Because Christian worship is not supposed to be about you.
It may not be a sin, but surely it's illegal...
I think I need a Benedryl. That's a lot of flowers.
One need only add a unicorn and a gaggle of rainbows and one will have achieved Episcopal high church 2010.
Is it just me or are most - if all all - of these abominations from the Episcopal Church?I'm Orthodox, but I really do believe the best response is to mercilessly mock them.Rather like one should respond to their liturgy for pets, or the idea of opening women's monastic orders to male bishops.
"Anonymous said...Is it just me or are most - if all all - of these abominations from the Episcopal Church?"Yeah, what's up with that? Really like the new look for the website. Pax
The Catholics occasionally come up with some good entries. There's even one entry here somewhere or other that my contributor told me was Orthodox and Lutherans are represented here more than once. But I spent the first 48 years of my 54 years as an Episcopalian so I'm not piling one but I have to honestly say that my old church retired this trophy.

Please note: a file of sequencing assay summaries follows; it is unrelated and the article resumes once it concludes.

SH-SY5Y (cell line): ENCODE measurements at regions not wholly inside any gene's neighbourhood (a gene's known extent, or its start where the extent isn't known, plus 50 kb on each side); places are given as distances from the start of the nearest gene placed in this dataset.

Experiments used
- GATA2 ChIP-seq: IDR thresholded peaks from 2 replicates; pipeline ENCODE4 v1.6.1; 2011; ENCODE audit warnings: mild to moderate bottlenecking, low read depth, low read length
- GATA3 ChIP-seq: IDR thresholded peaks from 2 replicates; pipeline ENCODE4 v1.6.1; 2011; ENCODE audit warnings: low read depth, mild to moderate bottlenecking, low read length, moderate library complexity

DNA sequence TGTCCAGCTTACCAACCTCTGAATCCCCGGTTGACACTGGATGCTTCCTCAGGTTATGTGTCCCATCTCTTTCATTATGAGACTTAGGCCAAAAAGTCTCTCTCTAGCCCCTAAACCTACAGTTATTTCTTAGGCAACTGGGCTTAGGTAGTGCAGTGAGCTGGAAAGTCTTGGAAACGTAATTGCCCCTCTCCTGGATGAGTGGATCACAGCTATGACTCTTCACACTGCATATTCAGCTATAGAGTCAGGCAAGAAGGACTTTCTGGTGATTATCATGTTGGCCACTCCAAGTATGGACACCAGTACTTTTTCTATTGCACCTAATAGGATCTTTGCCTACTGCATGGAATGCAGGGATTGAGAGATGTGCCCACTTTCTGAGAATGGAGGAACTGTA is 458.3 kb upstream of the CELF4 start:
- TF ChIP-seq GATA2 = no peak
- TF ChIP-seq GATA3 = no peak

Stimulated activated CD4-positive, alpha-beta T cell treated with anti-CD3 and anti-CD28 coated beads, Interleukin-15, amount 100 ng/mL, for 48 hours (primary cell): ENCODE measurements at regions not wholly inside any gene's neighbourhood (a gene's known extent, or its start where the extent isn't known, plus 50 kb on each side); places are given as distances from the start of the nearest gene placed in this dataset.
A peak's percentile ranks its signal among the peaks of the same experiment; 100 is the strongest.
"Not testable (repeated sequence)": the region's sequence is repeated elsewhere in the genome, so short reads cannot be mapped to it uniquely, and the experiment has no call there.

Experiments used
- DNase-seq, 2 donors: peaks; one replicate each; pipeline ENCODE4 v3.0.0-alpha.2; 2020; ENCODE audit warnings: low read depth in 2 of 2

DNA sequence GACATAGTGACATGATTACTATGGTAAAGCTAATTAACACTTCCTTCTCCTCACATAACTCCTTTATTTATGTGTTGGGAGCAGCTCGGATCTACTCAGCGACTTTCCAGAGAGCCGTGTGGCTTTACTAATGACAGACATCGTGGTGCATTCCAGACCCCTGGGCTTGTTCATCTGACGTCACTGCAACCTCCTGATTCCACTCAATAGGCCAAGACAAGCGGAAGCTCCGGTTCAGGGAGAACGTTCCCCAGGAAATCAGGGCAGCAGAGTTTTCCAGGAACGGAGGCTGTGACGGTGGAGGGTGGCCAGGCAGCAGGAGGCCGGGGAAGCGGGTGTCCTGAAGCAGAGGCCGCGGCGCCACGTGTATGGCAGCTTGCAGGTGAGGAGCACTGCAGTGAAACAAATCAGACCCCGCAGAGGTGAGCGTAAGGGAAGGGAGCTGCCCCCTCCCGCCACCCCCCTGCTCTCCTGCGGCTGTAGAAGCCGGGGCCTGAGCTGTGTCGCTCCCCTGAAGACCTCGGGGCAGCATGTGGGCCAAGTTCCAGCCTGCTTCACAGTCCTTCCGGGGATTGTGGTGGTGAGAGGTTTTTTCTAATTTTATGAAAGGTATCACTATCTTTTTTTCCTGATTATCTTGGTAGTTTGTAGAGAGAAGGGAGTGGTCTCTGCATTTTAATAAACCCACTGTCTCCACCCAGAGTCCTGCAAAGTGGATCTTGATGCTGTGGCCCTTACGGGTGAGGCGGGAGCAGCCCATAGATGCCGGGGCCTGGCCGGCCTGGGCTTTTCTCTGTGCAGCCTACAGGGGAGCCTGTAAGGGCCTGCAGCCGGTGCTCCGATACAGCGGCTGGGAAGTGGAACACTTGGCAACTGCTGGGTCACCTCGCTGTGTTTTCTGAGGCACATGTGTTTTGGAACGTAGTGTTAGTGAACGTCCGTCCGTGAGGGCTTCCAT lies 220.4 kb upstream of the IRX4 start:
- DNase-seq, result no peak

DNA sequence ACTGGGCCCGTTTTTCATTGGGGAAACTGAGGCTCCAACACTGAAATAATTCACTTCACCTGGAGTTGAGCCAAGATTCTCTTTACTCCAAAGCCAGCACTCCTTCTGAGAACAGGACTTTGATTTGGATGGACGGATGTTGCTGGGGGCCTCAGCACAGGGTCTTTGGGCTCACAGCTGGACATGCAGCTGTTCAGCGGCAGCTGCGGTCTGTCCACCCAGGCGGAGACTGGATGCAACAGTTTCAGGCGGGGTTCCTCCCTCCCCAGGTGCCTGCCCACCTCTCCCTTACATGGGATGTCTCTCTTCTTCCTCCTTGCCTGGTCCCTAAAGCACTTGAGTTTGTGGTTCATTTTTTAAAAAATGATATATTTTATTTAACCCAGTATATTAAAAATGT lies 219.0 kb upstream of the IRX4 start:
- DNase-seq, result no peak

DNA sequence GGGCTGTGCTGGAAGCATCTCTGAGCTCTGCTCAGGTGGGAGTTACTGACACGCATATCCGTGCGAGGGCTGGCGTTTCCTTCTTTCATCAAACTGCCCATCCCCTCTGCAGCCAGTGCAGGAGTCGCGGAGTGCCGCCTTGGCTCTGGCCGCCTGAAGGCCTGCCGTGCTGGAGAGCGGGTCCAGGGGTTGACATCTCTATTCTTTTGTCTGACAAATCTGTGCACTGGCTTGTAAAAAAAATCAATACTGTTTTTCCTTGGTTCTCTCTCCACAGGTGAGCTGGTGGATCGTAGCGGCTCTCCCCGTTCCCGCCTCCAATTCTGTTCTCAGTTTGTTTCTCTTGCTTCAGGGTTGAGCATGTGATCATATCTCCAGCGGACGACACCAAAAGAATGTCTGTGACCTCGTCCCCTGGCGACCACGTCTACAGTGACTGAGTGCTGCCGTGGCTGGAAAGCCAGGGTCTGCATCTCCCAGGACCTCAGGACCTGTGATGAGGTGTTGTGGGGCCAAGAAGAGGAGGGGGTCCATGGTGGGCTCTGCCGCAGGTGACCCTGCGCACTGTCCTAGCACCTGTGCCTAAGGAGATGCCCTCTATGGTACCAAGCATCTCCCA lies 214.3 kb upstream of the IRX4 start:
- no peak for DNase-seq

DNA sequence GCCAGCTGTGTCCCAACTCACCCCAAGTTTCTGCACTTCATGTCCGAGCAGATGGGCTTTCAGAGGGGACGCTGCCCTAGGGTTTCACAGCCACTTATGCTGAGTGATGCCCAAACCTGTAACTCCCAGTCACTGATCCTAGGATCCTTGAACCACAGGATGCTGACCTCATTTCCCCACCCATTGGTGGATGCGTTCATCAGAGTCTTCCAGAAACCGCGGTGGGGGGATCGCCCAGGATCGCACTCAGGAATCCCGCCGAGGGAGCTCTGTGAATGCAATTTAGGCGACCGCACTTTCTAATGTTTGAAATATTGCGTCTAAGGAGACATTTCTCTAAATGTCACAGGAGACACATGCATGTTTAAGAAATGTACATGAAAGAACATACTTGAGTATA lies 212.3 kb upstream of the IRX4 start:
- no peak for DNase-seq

It kinda' looks like a Kindergarten teacher's weekend gig.I was just wondering if it isn't just a bit "girlie" for one of these wannabe "priests"?
The 10:34 post above by a different "Anonymous" reminds me of what I thought when I first saw the photos of KJS in her purple haze vestments: like a little girl playing dress-up in her daddy's clothes. And you can take "daddy" however you like. This set is, indeed, very girlie.
I see Holly Hobbie got ordained.
My childhood bedspread looked EXACTLY like that. Honest.
This is the legend in her own mind Elizabeth Kaeton (blog: 'Telling Secrets').The blogs, 'Stand Firm in Faith' and 'VirtueOnline', have some interesting stories about her.The Holy Cross means little to her it seems; rather, The Divine Venutian Holosphere (or 'circles' to you) is the preferred object of worship she preaches. (see her blog)
The ultimate irony here is, of course, that the subject of ridicule actually has this site listed on her blogroll . . . I think we're doing her a service, pointing out her liturgical errors. Maybe she'll comment and thank us!